Life is risky. Waking up each morning is a gift, but leaving the comfort of that bed begins our daily ritual of avoiding hazards and surviving until the next day. We are all exposed to risk on a regular basis, whether we realize it or not.
That being said, risk takers make things happen. Many of the most significant innovations in our lives today are due to people that had a vision of things that were new and untested, yet rolled the dice and brought those ideas to life.
In the limousine industry (at least since I’ve been in it), there have been a few risk takers that have steered the ship for most of the rest. O’Hare-Midway Limousine Service was one of those, creating a significantly different business model when compared to other Chicago limo services. For example, when most companies were content to run old Cadillac and Lincoln “factory stretched” vehicles, O’Hare-Midway opted to revamp it’s fleet to include over 100 custom limousines. And while our competition would run their vehicles until they drained the last ounce of life from them, OML put strict limits on how long a vehicle would be allowed to operate in our fleet (3 years maximum). This had a two-fold effect on the Chicago limo market. First, it increased the expectations of the traveling public in respect to car service, but it also improved the quality of vehicles overall in the Chicago market, buy making high-quality “used limousines” available to our competitors. It’s safe to say that OML had a hand in the success of some companies that may not have had the capital to finance their “start-up” with new vehicles.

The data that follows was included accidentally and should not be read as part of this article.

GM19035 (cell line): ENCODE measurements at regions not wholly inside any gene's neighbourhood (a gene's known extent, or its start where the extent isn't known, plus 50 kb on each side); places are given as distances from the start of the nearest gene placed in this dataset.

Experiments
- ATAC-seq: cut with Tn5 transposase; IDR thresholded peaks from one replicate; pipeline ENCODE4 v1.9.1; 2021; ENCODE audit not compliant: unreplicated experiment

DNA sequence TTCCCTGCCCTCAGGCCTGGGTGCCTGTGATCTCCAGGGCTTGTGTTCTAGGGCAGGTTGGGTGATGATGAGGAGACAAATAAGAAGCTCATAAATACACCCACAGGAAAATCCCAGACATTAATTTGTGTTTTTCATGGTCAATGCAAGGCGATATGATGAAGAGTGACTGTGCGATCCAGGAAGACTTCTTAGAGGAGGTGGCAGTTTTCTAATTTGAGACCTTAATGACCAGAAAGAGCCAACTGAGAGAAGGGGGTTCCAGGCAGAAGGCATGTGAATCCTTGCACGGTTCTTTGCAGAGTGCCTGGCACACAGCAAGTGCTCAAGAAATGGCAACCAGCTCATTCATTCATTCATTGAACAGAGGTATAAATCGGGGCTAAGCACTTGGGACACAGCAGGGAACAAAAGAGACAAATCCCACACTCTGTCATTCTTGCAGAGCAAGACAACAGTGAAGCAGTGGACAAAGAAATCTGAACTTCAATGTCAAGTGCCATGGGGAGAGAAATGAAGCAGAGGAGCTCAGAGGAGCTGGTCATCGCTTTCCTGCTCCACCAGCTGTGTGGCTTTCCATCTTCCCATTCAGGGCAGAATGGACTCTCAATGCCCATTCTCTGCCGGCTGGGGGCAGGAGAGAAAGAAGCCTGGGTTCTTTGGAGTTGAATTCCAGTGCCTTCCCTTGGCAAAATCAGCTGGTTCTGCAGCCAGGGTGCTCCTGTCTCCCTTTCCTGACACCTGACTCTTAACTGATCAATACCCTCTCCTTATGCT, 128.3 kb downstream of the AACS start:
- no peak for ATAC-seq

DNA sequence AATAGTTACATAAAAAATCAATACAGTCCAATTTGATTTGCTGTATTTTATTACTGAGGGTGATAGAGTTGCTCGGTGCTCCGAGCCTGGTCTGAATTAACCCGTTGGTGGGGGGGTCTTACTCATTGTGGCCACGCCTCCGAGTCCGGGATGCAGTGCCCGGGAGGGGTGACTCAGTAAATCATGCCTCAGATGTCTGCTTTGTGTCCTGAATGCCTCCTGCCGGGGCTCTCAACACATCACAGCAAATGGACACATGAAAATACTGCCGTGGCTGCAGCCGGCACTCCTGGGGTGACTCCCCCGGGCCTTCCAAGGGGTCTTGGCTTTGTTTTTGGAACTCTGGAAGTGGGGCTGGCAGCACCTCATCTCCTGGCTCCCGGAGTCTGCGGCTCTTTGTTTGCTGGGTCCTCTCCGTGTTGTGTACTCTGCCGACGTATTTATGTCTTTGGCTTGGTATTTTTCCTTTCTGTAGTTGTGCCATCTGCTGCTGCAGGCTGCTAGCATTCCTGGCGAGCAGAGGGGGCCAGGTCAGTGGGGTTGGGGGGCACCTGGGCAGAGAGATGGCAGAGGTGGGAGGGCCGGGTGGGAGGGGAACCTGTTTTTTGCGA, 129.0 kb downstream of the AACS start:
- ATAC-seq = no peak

The next wave of risk takers focused on software development, but most of these efforts were weak in comparison to what has been developed within the last 5 to 10 years. Still, those behind the software products were thinking “outside the box” (sorry for that cliché) and paved the way for future development.
Yes…risk takers are behind every new development in every aspect of our lives. After all, without people like The Wright Brothers or Henry Ford, the livery industry might still be horses and wagons.
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